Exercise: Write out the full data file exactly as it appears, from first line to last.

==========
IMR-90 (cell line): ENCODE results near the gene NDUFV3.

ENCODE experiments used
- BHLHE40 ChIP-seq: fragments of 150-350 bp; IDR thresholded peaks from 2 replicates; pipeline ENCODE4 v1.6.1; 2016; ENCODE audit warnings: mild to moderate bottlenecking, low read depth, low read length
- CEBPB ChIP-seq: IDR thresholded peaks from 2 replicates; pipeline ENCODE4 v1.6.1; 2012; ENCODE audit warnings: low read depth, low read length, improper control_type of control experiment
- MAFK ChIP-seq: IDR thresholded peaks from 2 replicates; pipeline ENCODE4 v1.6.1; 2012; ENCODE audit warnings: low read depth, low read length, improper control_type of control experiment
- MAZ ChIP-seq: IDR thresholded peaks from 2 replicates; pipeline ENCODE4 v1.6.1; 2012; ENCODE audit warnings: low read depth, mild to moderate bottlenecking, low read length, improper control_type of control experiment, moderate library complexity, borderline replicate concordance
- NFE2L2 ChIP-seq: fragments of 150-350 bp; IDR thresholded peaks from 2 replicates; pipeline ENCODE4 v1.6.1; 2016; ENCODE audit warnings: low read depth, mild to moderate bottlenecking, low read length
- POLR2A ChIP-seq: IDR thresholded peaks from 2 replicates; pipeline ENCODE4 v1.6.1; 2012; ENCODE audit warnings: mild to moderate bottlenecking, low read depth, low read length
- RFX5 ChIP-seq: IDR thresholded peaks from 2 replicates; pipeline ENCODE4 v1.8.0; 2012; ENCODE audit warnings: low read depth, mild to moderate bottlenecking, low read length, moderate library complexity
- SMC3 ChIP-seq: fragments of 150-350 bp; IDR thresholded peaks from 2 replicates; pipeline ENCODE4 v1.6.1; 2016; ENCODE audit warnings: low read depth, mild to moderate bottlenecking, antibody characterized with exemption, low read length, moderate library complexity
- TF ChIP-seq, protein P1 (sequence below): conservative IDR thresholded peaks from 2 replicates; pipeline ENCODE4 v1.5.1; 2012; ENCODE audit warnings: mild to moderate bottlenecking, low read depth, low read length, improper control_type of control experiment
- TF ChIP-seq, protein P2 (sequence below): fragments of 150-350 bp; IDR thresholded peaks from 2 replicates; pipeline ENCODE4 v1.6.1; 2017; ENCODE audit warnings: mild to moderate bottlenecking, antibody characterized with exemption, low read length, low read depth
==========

IMR-90 (cell line): ENCODE results near the gene NDUFV3.

ENCODE experiments used
- BHLHE40 ChIP-seq: fragments of 150-350 bp; IDR thresholded peaks from 2 replicates; pipeline ENCODE4 v1.6.1; 2016; ENCODE audit warnings: mild to moderate bottlenecking, low read depth, low read length
- CEBPB ChIP-seq: IDR thresholded peaks from 2 replicates; pipeline ENCODE4 v1.6.1; 2012; ENCODE audit warnings: low read depth, low read length, improper control_type of control experiment
- MAFK ChIP-seq: IDR thresholded peaks from 2 replicates; pipeline ENCODE4 v1.6.1; 2012; ENCODE audit warnings: low read depth, low read length, improper control_type of control experiment
- MAZ ChIP-seq: IDR thresholded peaks from 2 replicates; pipeline ENCODE4 v1.6.1; 2012; ENCODE audit warnings: low read depth, mild to moderate bottlenecking, low read length, improper control_type of control experiment, moderate library complexity, borderline replicate concordance
- NFE2L2 ChIP-seq: fragments of 150-350 bp; IDR thresholded peaks from 2 replicates; pipeline ENCODE4 v1.6.1; 2016; ENCODE audit warnings: low read depth, mild to moderate bottlenecking, low read length
- POLR2A ChIP-seq: IDR thresholded peaks from 2 replicates; pipeline ENCODE4 v1.6.1; 2012; ENCODE audit warnings: mild to moderate bottlenecking, low read depth, low read length
- RFX5 ChIP-seq: IDR thresholded peaks from 2 replicates; pipeline ENCODE4 v1.8.0; 2012; ENCODE audit warnings: low read depth, mild to moderate bottlenecking, low read length, moderate library complexity
- SMC3 ChIP-seq: fragments of 150-350 bp; IDR thresholded peaks from 2 replicates; pipeline ENCODE4 v1.6.1; 2016; ENCODE audit warnings: low read depth, mild to moderate bottlenecking, antibody characterized with exemption, low read length, moderate library complexity
- TF ChIP-seq, protein P1 (sequence below): conservative IDR thresholded peaks from 2 replicates; pipeline ENCODE4 v1.5.1; 2012; ENCODE audit warnings: mild to moderate bottlenecking, low read depth, low read length, improper control_type of control experiment
- TF ChIP-seq, protein P2 (sequence below): fragments of 150-350 bp; IDR thresholded peaks from 2 replicates; pipeline ENCODE4 v1.6.1; 2017; ENCODE audit warnings: mild to moderate bottlenecking, antibody characterized with exemption, low read length, low read depth